Sexpert Q/A – Sexting in Teens

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Sexpert Q/A – Sexting in Teens

Reader question

My sixteen year old son left his mobile phone lying in reach of his three year old brother the other day. When I rescued it, the first thing I saw on the screen was a topless photo of one of his classmates- a girl, but not his girlfriend. I didn’t know what to do so I put the phone up and pretended I hadn’t seen it.  But I can’t stop thinking about the image, and wondering how my son got it and if the girl even knows it’s on his phone. I hate to think of my son as some kind of sexual deviant, but the more I think about it, the more I’m concerned that he’s involved with something very wrong.

How can I talk to my son about this? Is it normal for boys to keep images like this? I want to do everything I can to make sure he grows up into a normal man who respects women?

Sexpert response:

Sexpert, Desiree Spierings BA (Psych) MHSc (Sexual Health); Sex Therapist; Relationship Counsellor; Director of Sexual Health Australia and Editorial Advisory Board Member of Virtual Medical Centre and Parenthub responds:

desiree-spieringsIn terms of normal sexual expression, behaviour and development, we look at what is healthy or okay behavior and what we can expect depending on each age group. And we know that it is healthy for 13-18 year olds to be into flirting, erotica, solitary masturbation, consenting sexual activity and interest in relationships.

However when it comes to porn/sexting/inappropriate sexual behavior, it is important to know that parents need to take charge in order for a child to learn about these things in a safe and controlled way. Just as you teach your children norms and values in other areas of life, such as how to greet people appropriately, how to eat nicely, how to say thank you and ask for things respectfully, you might like to teach your children sexual and relationship ethics. It is really no different, if you want your children to learn this from you and not from the media, their friends, or others, it is very important not to shy away from this, but to also take moments like these as an opportunity to talk and to explain what would be appropriate and inappropriate behaviour. It is really about teaching them what it is all about and how to deal with this as responsible and respectable adults.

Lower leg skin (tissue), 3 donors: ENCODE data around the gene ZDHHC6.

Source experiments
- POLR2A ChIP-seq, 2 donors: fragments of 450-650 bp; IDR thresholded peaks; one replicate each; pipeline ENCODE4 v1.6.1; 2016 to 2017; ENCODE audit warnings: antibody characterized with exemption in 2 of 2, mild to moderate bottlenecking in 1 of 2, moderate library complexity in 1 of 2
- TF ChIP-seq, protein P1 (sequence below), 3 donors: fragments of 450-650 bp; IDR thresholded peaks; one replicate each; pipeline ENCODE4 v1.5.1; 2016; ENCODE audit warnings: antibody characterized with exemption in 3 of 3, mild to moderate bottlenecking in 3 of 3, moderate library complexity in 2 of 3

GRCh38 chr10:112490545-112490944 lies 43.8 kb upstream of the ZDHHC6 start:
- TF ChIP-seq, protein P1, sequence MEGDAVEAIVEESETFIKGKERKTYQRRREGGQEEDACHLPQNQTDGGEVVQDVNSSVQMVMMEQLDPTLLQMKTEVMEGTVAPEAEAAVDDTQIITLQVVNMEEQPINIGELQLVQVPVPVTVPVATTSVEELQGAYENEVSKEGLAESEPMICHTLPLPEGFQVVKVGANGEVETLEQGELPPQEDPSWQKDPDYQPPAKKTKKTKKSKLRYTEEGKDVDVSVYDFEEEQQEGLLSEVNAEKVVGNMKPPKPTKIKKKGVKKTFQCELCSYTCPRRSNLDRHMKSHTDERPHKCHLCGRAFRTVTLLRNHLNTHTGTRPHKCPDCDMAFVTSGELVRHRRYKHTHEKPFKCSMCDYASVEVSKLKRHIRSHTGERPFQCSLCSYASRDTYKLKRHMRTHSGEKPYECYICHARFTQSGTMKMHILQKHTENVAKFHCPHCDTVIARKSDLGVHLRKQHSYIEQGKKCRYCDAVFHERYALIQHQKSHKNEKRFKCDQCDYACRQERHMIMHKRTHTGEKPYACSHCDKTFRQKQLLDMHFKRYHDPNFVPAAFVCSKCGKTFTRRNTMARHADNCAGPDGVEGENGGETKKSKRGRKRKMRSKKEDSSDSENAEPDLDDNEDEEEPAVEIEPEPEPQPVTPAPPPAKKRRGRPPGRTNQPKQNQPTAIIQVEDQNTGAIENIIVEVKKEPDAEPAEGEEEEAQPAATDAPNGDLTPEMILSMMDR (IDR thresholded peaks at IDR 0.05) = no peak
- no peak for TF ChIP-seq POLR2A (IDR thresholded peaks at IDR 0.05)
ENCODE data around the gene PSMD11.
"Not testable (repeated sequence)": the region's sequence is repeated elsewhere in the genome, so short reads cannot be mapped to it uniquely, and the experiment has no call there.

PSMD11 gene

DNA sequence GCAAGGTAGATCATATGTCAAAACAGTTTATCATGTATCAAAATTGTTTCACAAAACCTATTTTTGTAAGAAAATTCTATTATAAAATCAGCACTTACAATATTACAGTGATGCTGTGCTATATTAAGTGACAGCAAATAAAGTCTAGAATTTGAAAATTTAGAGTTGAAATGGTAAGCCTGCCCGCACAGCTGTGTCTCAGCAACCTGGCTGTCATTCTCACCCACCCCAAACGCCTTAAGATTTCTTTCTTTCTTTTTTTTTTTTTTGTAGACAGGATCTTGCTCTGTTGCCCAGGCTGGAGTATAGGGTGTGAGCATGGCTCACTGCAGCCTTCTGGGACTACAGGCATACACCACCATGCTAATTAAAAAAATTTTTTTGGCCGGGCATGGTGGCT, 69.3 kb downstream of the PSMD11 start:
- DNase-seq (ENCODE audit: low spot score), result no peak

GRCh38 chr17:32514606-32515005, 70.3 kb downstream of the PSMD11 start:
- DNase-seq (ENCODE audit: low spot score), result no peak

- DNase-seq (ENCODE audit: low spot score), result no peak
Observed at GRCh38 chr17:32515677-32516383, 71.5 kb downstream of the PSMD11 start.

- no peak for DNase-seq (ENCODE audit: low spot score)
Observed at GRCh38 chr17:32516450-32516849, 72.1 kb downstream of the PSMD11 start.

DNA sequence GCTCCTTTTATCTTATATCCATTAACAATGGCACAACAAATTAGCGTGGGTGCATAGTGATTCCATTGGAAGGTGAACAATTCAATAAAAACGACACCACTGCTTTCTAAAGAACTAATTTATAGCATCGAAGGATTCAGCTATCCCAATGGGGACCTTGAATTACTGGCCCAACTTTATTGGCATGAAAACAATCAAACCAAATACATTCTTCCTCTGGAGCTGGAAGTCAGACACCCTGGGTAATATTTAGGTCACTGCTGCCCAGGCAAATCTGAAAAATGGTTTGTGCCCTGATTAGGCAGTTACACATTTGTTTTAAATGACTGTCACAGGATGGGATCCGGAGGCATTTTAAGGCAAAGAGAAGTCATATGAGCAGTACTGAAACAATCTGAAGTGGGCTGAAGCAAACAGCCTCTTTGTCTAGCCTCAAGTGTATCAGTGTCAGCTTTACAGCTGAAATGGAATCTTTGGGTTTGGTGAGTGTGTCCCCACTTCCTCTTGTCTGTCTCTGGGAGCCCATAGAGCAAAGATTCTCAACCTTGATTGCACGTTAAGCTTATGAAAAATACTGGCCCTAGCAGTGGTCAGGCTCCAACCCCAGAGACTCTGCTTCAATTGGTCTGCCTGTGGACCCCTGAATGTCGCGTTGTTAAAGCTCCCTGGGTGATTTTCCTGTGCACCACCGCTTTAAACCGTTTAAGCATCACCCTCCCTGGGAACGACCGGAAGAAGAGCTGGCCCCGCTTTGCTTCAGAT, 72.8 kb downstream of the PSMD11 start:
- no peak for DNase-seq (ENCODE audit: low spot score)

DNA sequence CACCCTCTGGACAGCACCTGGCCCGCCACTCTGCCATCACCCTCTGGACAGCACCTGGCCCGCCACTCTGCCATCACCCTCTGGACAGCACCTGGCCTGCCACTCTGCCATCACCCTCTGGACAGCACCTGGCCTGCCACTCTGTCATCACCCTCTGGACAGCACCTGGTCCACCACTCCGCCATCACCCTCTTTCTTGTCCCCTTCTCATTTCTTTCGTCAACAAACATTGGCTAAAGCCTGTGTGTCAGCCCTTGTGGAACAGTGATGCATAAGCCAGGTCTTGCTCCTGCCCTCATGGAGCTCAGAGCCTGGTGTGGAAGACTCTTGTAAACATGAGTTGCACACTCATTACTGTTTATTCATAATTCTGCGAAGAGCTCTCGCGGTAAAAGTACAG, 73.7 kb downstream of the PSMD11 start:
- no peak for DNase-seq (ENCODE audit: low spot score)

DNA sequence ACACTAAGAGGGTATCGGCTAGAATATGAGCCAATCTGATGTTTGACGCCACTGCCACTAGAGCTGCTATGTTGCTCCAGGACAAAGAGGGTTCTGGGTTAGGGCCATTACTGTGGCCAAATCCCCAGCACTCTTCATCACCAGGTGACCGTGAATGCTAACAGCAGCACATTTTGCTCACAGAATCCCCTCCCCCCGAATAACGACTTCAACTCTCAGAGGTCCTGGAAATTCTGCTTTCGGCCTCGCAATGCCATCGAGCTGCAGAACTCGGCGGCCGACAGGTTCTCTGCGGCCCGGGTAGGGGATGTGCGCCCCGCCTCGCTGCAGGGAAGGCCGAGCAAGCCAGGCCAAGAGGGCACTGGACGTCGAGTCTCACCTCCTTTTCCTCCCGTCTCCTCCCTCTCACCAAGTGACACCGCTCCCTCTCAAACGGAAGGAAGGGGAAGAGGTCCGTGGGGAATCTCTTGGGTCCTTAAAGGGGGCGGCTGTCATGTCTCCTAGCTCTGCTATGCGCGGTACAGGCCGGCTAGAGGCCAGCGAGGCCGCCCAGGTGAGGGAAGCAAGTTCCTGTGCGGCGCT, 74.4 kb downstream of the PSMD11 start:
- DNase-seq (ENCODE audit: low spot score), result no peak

If you continue to find anything inappropriate you can take their internet and phone privileges away.

Rather than avoiding a conversation about it, take the discovery of this girl’s photo as an advantage by making it a teachable moment. It is important to know that sex education encourages open and clear communication to provide a foundation for the development of healthy sexual behaviours and attitudes. It does not encourage sex!! Which is what many parents are often afraid of.

Prepare this talk and think about what it is you would like him to take away from the conversation and how he can best take that information in. Having an open attitude where he feels comfortable to ask you more or to tell you more at that moment and in the future is important. Ask yourself what are the lessons you would like him to learn and make sure you make those points. Also remember sex education is not a one-off talk, it is about continuous, age-appropriate education.

In regards to sexting, teenagers are often unaware that they can run foul of the law through their ‘sexting’ activities, and also might not be conscious of the fact that once the images are on the internet, it’s almost impossible to erase. It is important to note that it makes it an offence to access, transmit, publish, possess, control, supply, or obtain child pornography. Child pornography laws aren’t avoided on the basis that both parties are the same age. Which means that a topless photo of your son’s class mate is officially considered child pornography in some Australian states, if the girl pictured is under eighteen years of age.

The laws are different in each state and territory. In some, your child could be found guilty of child pornography or be put on the sex offender register which would greatly affect their future life choices.

Sexting and the law- useful links

References

  1. State Government of Victoria Department of Education and Early Childhood Development. Sexting. 2013. (Cited 18 December 2013). Available from: (URL Link)
  2. State Government of Victoria Law Reform Committee. Inquiry into sexting. 2013. (cited 18 December 2013). Available from: (URL Link)
  3. Law Society of Australia. Inquiry into options for addressing the issue of sexting by minors. 2013. (Cited 27 December 2013). Available from: (URL Link)
Date Created: November 29, 2014 Date Modified: December 14, 2014

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